The Chinese version of story recall: a useful screening tool for mild cognitive impairment and Alzheimer’s disease in the elderly
- Equal contributors
1 The 3rd Department of Neurology, Dongzhimen Hospital, Beijing University of Chinese Medicine, Beijing 100700, China
2 Cerebral Function Unit, Greater Manchester Neuroscience Centre Salford Royal NHS Foundation Trust, Salford M6 8HD, UK
3 Center for Evidence-Based Chinese Medicine, Beijing University of Chinese Medicine, Beijing 100029, China
4 Beijing University of Chinese Medicine, Beijing 100029, China
5 Key Laboratory of Chinese Internal Medicine, Ministry of Education, Beijing University of Chinese Medicine, Beijing, China
6 Institute of Clinical Medicine, China Academy of Chinese Medical Sciences, Beijing, China
BMC Psychiatry 2014, 14:71 doi:10.1186/1471-244X-14-71Published: 10 March 2014
Decline in verbal episodic memory is a core feature of amnestic mild cognitive impairment (aMCI). The delayed story recall (DSR) test from the Adult Memory and Information Processing Battery (AMIPB) discriminates MCI from normal aging and predicts its conversion to Alzheimer’s dementia. However, there is no study that validates the Chinese version of the DSR and reports cut-off scores in the Chinese population.
A total of 631 subjects were screened in the memory clinics of Dongzhimen Hospital, Beijing University of Chinese Medicine, China. 249 were considered to have normal cognition (NC), 134 met diagnostic criteria for MCI according to the MCI Working Group of the European Consortium on Alzheimer's Disease, and 97 met criteria for probable Alzheimer’s disease (AD) according to the NINCDS/ADRDA criteria, 14 exhibited vascular dementia (VaD), and 50 had a diagnosis of another type of dementia. Receiver operating characteristic (ROC) curve analyses were used to calculate the story recall cutoff score for detecting MCI and AD. Normative data in the NC group were obtained as a function of age and education.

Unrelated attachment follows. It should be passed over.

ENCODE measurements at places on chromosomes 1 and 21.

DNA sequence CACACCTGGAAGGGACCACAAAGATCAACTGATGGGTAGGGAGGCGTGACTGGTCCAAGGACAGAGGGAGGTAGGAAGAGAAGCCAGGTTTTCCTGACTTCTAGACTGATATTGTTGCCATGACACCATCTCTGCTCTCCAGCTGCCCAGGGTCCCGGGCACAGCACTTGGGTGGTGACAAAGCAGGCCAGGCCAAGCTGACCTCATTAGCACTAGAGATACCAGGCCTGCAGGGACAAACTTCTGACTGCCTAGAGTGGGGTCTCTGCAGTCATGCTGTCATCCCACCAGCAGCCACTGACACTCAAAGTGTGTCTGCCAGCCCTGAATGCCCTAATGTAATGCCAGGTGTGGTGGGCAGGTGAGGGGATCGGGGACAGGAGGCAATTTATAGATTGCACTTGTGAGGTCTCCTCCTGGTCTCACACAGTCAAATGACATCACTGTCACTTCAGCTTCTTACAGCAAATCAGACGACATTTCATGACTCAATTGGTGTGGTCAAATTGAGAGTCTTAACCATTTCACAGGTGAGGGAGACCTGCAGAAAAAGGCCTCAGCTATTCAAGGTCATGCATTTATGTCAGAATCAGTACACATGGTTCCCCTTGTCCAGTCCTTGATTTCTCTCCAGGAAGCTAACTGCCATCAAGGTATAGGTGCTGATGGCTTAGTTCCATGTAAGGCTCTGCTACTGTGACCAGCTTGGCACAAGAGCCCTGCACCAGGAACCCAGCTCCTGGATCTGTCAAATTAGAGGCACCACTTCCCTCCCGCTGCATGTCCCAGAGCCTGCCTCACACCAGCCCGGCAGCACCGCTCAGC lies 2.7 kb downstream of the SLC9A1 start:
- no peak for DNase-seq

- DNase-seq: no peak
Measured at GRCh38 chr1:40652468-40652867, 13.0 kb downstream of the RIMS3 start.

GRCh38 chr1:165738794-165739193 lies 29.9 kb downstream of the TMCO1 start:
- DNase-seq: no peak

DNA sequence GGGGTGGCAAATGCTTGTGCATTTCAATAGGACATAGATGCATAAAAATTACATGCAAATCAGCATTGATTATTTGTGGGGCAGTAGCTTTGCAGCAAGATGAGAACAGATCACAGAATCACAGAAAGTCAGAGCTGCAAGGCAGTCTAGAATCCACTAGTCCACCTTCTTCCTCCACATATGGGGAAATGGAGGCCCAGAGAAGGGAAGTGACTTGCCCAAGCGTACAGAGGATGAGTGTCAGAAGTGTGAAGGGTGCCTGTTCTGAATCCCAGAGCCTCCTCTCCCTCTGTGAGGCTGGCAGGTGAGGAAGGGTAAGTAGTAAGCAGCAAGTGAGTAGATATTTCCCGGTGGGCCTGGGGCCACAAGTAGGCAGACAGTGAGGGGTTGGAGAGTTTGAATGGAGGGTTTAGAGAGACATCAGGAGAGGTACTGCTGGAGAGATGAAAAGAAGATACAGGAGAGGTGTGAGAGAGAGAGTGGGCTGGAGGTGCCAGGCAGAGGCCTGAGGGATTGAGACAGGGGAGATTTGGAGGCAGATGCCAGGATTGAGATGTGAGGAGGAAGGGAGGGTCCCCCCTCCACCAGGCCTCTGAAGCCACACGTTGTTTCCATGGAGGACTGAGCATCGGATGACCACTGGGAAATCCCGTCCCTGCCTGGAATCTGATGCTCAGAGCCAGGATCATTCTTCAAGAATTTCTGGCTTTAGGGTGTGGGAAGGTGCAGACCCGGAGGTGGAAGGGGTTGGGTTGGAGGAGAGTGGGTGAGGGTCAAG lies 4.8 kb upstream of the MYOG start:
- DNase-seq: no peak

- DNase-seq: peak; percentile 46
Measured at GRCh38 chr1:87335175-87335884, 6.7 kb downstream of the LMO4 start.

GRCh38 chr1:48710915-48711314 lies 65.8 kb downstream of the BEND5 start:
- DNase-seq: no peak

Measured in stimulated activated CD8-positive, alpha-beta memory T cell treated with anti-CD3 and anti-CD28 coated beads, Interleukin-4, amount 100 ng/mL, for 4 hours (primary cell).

In this Chinese sample, the normative mean DSR score was 28.10 ± 8.54 in the 50–64 year-old group, 26.22 ± 8.38 in the 65–74 year-old group, and 24.42 ± 8.38 in the 75–85 year-old group. DSR performance was influenced by age and education. The DSR test had high sensitivity (0.899) and specificity (0.799) in the detection of MCI from NC using a cut-off score of 15.5. When the cutoff score was 10.5, the DSR test obtained optimal sensitivity (0.980) and specificity (0.938) in the discrimination of AD from NC. Cutoff scores and diagnostic values were calculated stratified by age and education.
The Chinese version of the DSR can be used as a screening tool to detect MCI and AD with high sensitivity and specificity, and it could be used to identify people at high risk of cognitive impairment.